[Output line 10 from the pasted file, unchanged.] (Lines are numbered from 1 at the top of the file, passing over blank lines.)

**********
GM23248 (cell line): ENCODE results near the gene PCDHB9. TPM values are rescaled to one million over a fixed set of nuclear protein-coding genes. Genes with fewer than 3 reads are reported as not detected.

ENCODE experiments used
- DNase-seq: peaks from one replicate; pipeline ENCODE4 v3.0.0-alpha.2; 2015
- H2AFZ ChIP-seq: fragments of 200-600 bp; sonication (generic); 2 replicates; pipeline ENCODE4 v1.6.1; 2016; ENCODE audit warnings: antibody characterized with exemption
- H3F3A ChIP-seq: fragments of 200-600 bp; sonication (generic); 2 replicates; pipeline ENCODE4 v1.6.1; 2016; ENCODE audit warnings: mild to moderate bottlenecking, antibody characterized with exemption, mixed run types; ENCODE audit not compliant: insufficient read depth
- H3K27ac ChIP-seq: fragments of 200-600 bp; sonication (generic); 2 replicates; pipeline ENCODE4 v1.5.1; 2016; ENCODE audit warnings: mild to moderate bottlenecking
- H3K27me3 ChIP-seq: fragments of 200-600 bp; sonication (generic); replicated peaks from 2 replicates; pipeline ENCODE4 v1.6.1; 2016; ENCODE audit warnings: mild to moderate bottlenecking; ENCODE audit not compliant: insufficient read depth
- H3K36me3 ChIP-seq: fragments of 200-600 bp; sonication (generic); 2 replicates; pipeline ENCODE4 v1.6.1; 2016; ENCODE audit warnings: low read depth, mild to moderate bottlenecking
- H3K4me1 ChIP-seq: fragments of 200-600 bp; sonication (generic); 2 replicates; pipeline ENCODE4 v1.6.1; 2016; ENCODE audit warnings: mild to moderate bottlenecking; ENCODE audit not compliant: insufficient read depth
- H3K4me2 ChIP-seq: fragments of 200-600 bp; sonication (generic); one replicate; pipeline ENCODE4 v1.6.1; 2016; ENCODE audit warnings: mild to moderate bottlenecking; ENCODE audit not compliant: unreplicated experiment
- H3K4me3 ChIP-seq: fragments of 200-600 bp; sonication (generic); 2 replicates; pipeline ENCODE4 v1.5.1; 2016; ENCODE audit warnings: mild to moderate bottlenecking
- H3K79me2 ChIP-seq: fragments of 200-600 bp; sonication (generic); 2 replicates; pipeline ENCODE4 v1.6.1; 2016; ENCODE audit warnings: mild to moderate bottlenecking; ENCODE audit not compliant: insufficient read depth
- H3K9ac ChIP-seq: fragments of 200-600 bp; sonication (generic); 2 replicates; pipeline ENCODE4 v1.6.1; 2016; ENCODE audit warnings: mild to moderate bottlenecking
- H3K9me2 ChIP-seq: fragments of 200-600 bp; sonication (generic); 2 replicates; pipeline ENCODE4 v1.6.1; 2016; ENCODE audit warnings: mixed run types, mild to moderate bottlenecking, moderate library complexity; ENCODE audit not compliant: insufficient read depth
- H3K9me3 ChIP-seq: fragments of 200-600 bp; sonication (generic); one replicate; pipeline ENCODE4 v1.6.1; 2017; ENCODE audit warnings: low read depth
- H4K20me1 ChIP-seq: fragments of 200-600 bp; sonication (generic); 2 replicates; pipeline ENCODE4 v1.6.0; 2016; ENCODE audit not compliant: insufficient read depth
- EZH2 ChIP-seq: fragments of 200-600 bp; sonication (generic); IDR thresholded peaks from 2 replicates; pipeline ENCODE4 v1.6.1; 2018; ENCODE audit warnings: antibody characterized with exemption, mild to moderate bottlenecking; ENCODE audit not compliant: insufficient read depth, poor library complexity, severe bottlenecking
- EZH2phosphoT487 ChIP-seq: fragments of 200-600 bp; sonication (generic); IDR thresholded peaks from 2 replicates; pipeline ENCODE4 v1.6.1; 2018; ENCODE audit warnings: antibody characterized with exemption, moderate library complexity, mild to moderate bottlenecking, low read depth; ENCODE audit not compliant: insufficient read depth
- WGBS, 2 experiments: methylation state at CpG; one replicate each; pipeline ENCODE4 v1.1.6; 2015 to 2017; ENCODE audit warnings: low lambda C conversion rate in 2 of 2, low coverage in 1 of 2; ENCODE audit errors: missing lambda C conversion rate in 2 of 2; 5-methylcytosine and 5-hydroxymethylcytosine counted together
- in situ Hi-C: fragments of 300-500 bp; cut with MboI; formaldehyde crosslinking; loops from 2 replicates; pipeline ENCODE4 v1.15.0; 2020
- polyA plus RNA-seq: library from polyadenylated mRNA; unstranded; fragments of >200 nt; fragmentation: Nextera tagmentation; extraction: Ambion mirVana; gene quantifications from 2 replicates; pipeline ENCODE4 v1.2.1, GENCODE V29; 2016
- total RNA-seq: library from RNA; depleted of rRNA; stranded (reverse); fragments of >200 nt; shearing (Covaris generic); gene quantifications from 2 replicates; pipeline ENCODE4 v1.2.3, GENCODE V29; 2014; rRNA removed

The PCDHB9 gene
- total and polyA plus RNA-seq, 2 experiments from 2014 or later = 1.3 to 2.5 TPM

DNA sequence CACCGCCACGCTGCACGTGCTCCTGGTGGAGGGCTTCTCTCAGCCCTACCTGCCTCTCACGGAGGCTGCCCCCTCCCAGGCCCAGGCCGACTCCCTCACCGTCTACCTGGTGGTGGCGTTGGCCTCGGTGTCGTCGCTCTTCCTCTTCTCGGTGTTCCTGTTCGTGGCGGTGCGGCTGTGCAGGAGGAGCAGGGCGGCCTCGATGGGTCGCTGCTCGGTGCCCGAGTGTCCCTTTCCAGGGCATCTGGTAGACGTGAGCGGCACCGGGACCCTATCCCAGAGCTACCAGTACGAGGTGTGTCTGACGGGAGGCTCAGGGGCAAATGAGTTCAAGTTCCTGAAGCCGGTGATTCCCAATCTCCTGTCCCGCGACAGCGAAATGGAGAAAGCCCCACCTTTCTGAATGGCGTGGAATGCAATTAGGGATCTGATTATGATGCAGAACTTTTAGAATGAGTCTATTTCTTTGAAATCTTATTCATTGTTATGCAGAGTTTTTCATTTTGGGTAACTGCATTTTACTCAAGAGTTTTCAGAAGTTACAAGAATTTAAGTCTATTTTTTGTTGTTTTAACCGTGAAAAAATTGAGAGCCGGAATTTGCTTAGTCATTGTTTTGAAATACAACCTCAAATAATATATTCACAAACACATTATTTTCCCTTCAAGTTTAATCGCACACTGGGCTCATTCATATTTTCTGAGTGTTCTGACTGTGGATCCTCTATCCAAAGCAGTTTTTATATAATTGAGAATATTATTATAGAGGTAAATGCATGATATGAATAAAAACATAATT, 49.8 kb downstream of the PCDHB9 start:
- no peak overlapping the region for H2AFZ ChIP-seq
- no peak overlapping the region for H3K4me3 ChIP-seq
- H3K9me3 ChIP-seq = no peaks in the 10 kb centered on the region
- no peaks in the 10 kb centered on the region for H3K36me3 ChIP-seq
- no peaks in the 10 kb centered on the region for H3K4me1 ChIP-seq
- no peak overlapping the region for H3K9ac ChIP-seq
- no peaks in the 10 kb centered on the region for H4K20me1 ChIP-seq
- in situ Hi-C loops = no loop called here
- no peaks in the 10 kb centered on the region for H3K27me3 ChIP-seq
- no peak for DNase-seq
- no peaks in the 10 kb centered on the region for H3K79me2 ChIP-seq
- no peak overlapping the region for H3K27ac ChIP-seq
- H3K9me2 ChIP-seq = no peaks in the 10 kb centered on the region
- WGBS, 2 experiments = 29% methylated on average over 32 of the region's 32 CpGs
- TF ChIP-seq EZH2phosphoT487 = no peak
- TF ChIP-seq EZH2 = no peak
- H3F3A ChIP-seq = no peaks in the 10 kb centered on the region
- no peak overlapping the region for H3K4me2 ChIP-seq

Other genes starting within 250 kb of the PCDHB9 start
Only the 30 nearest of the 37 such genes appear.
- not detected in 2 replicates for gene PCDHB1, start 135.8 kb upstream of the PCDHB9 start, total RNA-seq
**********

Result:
- H3K4me2 ChIP-seq: fragments of 200-600 bp; sonication (generic); one replicate; pipeline ENCODE4 v1.6.1; 2016; ENCODE audit warnings: mild to moderate bottlenecking; ENCODE audit not compliant: unreplicated experiment